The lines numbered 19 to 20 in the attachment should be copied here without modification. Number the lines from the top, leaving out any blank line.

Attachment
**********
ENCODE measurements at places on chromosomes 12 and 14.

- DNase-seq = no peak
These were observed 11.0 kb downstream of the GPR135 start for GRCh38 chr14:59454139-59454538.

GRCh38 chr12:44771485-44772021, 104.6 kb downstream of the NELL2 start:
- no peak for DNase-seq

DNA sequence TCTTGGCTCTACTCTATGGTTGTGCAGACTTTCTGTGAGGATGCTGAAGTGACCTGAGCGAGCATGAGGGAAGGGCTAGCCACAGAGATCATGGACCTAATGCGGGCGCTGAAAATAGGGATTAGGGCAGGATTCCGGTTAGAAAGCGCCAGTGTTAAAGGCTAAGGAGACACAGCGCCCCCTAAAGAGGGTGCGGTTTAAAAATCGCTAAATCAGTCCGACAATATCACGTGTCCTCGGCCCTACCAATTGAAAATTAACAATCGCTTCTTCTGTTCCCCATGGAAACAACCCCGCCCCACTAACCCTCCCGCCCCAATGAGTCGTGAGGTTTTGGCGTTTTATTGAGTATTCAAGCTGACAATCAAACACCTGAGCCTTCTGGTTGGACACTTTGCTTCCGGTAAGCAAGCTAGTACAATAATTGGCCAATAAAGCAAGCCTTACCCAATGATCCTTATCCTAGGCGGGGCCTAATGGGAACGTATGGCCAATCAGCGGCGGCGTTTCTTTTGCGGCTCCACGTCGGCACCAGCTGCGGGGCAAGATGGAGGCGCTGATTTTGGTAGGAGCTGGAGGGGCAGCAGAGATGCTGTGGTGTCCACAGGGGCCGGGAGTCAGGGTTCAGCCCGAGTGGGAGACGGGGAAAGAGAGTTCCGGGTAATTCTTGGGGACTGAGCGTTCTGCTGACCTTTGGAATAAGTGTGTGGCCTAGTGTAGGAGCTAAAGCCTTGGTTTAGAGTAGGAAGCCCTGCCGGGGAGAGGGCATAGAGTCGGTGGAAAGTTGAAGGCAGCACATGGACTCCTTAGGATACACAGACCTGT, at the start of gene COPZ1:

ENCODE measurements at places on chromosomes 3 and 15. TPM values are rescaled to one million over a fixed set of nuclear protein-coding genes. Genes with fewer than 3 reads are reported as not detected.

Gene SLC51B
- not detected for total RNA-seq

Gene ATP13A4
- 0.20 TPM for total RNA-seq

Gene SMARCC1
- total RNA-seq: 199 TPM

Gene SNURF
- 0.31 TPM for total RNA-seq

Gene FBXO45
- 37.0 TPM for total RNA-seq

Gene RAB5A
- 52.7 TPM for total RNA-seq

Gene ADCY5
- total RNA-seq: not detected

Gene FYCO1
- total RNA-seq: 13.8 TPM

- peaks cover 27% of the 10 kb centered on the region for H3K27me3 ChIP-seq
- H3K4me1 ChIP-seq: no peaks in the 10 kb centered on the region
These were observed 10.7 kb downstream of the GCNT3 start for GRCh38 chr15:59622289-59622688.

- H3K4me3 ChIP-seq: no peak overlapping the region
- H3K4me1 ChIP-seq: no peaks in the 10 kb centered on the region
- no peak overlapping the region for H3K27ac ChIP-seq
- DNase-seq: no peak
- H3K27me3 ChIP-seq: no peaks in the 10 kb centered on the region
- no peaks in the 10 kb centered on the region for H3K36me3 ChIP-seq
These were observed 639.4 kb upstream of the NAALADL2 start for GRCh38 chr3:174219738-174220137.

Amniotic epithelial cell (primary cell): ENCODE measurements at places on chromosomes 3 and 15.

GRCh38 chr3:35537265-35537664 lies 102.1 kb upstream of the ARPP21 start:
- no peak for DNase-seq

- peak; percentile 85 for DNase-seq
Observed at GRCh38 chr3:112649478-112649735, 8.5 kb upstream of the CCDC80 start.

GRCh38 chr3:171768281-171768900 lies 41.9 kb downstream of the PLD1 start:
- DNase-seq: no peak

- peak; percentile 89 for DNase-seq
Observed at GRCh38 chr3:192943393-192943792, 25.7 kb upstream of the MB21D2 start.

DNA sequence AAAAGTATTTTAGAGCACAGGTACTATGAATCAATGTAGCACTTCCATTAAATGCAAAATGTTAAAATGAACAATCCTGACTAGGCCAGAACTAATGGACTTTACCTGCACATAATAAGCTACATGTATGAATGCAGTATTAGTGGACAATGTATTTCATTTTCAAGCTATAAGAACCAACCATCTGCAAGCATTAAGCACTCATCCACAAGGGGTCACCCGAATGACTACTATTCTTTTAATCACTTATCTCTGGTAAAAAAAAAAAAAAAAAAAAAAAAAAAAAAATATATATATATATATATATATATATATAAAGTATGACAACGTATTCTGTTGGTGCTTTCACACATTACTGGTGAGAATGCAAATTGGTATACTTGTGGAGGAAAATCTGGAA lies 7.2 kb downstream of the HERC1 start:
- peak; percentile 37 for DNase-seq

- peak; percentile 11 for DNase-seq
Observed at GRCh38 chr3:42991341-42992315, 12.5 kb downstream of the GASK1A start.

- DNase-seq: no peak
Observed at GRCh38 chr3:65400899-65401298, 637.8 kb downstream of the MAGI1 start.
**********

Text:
- 52.7 TPM for total RNA-seq

Gene ADCY5